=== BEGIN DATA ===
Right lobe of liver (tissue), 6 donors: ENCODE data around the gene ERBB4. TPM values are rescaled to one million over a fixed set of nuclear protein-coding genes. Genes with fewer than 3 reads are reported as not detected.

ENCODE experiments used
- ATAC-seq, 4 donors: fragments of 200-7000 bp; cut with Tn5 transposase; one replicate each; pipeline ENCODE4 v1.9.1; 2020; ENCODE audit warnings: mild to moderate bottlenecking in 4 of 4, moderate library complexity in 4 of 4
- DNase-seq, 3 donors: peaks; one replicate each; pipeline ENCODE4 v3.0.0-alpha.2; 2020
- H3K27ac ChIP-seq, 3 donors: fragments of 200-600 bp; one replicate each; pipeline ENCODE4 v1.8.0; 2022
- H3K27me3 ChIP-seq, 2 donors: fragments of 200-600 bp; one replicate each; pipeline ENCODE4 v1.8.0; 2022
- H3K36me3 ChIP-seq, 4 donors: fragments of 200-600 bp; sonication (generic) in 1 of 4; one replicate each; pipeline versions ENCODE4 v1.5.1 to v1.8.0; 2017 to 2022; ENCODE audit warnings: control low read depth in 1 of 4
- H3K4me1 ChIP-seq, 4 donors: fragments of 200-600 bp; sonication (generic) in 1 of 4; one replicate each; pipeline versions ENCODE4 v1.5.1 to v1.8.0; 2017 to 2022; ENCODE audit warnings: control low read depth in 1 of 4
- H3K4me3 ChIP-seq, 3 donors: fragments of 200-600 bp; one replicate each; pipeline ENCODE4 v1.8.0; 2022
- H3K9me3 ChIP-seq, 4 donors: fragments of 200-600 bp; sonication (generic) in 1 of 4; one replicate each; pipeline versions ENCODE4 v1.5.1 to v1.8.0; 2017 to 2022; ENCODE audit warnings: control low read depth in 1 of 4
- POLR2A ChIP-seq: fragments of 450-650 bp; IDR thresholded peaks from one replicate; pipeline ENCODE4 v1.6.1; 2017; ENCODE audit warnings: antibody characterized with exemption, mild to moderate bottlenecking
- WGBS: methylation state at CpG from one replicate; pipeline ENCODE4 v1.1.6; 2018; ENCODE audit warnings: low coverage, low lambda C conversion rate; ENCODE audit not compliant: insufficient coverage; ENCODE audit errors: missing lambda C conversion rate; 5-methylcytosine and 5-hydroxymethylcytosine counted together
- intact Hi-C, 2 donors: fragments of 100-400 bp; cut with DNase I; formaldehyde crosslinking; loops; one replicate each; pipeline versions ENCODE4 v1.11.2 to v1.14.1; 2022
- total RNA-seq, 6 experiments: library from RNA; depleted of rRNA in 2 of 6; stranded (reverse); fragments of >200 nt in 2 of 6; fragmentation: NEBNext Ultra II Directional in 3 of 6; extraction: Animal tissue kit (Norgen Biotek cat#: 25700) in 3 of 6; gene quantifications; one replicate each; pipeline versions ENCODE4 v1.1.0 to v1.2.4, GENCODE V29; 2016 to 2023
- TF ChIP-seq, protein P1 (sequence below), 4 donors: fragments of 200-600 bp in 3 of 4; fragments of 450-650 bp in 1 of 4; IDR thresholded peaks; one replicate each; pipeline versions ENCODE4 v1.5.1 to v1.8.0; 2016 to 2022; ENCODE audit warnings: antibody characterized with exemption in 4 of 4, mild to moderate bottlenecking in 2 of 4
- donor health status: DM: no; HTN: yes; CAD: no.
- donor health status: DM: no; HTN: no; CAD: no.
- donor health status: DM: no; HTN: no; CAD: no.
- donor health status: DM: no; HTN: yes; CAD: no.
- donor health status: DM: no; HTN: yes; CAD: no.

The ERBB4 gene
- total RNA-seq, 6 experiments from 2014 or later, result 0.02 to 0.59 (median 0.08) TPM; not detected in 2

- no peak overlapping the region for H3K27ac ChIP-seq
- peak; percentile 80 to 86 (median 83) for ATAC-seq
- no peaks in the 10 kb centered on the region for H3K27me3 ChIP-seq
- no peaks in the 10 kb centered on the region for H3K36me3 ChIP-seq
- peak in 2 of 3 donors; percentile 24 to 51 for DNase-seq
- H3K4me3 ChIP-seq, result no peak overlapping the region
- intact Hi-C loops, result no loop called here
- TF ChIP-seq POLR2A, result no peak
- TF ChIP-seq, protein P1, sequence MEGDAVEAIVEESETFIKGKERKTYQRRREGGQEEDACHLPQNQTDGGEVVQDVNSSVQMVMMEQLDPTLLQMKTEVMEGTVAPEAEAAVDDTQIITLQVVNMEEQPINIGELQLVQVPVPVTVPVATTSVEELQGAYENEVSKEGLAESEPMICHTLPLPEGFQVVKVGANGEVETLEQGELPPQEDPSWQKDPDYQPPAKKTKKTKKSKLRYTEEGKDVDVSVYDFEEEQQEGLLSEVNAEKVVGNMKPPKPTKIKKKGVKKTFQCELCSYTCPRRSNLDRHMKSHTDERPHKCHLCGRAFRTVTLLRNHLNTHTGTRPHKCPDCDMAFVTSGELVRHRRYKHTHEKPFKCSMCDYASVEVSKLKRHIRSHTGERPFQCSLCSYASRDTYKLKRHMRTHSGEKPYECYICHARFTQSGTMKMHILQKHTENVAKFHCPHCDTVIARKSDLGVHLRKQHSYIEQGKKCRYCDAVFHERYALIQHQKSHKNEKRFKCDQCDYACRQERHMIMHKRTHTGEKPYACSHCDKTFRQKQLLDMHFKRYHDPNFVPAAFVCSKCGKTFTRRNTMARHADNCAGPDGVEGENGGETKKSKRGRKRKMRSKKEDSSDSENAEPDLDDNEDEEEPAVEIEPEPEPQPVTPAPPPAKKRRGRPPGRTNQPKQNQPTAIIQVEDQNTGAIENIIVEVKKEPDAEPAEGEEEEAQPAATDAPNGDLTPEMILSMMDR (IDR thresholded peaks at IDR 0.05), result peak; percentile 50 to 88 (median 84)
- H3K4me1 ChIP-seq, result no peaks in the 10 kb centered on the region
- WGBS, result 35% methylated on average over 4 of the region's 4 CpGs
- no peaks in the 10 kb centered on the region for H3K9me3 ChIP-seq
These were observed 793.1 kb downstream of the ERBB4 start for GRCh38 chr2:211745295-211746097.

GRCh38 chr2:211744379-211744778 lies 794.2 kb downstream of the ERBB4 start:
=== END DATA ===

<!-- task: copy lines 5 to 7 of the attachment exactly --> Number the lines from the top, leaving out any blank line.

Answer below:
- H3K27ac ChIP-seq, 3 donors: fragments of 200-600 bp; one replicate each; pipeline ENCODE4 v1.8.0; 2022
- H3K27me3 ChIP-seq, 2 donors: fragments of 200-600 bp; one replicate each; pipeline ENCODE4 v1.8.0; 2022
- H3K36me3 ChIP-seq, 4 donors: fragments of 200-600 bp; sonication (generic) in 1 of 4; one replicate each; pipeline versions ENCODE4 v1.5.1 to v1.8.0; 2017 to 2022; ENCODE audit warnings: control low read depth in 1 of 4